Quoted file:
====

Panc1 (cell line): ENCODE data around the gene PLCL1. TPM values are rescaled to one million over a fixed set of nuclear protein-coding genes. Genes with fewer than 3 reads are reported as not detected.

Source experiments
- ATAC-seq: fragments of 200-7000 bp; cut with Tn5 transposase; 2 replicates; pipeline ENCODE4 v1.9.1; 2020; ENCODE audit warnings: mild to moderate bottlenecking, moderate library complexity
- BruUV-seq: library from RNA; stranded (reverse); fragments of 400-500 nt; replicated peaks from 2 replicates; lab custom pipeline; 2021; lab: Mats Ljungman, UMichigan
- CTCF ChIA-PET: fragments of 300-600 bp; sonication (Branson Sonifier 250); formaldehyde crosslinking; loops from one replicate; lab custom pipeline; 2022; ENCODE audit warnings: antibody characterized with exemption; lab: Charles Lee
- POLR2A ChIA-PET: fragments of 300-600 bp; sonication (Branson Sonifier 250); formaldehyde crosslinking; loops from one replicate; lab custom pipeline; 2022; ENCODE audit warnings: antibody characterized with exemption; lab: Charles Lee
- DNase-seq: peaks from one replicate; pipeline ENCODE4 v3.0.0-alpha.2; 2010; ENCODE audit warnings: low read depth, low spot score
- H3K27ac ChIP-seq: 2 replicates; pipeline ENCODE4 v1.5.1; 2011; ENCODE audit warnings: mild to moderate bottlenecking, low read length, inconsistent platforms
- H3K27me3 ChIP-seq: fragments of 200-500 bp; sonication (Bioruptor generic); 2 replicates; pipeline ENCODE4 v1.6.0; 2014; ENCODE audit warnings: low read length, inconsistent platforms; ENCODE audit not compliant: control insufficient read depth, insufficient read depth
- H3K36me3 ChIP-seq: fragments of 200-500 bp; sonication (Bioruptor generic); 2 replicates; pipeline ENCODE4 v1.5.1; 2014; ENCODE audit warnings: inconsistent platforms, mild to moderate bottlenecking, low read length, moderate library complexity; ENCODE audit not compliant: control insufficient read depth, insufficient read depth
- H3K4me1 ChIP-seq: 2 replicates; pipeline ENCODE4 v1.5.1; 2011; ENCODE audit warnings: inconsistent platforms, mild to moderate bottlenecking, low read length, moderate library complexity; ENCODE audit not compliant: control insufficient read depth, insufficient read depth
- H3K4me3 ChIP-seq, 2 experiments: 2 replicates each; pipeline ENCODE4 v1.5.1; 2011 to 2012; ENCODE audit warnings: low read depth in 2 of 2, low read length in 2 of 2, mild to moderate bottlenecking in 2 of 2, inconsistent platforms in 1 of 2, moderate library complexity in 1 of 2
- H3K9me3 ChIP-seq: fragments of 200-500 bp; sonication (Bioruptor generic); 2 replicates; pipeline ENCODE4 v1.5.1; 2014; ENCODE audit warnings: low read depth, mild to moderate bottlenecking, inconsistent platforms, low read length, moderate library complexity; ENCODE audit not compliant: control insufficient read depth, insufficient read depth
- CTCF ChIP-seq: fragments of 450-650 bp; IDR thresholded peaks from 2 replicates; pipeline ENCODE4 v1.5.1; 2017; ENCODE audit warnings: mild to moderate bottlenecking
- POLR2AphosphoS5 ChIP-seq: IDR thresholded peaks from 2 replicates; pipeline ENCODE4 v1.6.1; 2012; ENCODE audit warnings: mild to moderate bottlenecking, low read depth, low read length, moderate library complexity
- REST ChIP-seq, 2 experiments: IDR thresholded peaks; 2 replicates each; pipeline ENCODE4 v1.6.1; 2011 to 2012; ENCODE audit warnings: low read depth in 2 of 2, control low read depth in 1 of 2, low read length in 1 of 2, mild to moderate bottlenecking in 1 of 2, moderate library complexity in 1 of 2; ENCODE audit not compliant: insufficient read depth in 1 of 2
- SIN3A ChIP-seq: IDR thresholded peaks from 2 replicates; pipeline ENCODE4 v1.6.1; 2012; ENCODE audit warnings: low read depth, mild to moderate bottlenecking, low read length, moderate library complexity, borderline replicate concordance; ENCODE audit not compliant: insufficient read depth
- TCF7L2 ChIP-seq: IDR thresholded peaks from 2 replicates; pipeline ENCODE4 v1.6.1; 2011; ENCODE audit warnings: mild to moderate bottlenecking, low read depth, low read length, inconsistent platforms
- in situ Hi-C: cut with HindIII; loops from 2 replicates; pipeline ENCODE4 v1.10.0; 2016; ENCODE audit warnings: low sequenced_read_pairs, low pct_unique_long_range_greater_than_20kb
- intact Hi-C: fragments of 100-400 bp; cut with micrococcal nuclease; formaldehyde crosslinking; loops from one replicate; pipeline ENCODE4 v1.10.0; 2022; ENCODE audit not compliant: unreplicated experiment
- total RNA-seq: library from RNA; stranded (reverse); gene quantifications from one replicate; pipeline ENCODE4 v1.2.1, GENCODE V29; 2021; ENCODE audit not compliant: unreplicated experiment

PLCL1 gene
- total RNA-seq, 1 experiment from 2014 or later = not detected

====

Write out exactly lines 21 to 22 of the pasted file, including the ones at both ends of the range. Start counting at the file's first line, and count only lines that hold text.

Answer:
- total RNA-seq: library from RNA; stranded (reverse); gene quantifications from one replicate; pipeline ENCODE4 v1.2.1, GENCODE V29; 2021; ENCODE audit not compliant: unreplicated experiment

PLCL1 gene